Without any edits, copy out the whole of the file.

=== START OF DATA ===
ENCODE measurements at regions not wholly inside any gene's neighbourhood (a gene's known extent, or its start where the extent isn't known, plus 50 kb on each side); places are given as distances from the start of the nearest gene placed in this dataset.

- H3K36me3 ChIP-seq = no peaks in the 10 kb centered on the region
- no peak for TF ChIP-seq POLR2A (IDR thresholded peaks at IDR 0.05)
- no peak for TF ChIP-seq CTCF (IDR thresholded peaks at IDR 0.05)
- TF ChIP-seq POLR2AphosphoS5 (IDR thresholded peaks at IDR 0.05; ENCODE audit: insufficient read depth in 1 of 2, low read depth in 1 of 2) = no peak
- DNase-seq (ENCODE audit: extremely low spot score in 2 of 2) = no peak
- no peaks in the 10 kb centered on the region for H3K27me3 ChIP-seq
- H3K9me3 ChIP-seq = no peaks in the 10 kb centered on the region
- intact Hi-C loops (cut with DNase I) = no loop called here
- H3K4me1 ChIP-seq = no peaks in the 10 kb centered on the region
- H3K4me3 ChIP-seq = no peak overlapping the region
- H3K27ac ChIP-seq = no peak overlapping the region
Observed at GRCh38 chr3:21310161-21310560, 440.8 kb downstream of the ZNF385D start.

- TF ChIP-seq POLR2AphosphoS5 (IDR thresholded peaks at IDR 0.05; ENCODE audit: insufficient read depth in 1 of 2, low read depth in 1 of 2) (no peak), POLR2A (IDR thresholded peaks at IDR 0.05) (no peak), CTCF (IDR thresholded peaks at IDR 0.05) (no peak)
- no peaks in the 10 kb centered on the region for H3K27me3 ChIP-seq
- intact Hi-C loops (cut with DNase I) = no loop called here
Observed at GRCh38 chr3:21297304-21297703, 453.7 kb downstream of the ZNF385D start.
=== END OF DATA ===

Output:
ENCODE measurements at regions not wholly inside any gene's neighbourhood (a gene's known extent, or its start where the extent isn't known, plus 50 kb on each side); places are given as distances from the start of the nearest gene placed in this dataset.

- H3K36me3 ChIP-seq = no peaks in the 10 kb centered on the region
- no peak for TF ChIP-seq POLR2A (IDR thresholded peaks at IDR 0.05)
- no peak for TF ChIP-seq CTCF (IDR thresholded peaks at IDR 0.05)
- TF ChIP-seq POLR2AphosphoS5 (IDR thresholded peaks at IDR 0.05; ENCODE audit: insufficient read depth in 1 of 2, low read depth in 1 of 2) = no peak
- DNase-seq (ENCODE audit: extremely low spot score in 2 of 2) = no peak
- no peaks in the 10 kb centered on the region for H3K27me3 ChIP-seq
- H3K9me3 ChIP-seq = no peaks in the 10 kb centered on the region
- intact Hi-C loops (cut with DNase I) = no loop called here
- H3K4me1 ChIP-seq = no peaks in the 10 kb centered on the region
- H3K4me3 ChIP-seq = no peak overlapping the region
- H3K27ac ChIP-seq = no peak overlapping the region
Observed at GRCh38 chr3:21310161-21310560, 440.8 kb downstream of the ZNF385D start.

- TF ChIP-seq POLR2AphosphoS5 (IDR thresholded peaks at IDR 0.05; ENCODE audit: insufficient read depth in 1 of 2, low read depth in 1 of 2) (no peak), POLR2A (IDR thresholded peaks at IDR 0.05) (no peak), CTCF (IDR thresholded peaks at IDR 0.05) (no peak)
- no peaks in the 10 kb centered on the region for H3K27me3 ChIP-seq
- intact Hi-C loops (cut with DNase I) = no loop called here
Observed at GRCh38 chr3:21297304-21297703, 453.7 kb downstream of the ZNF385D start.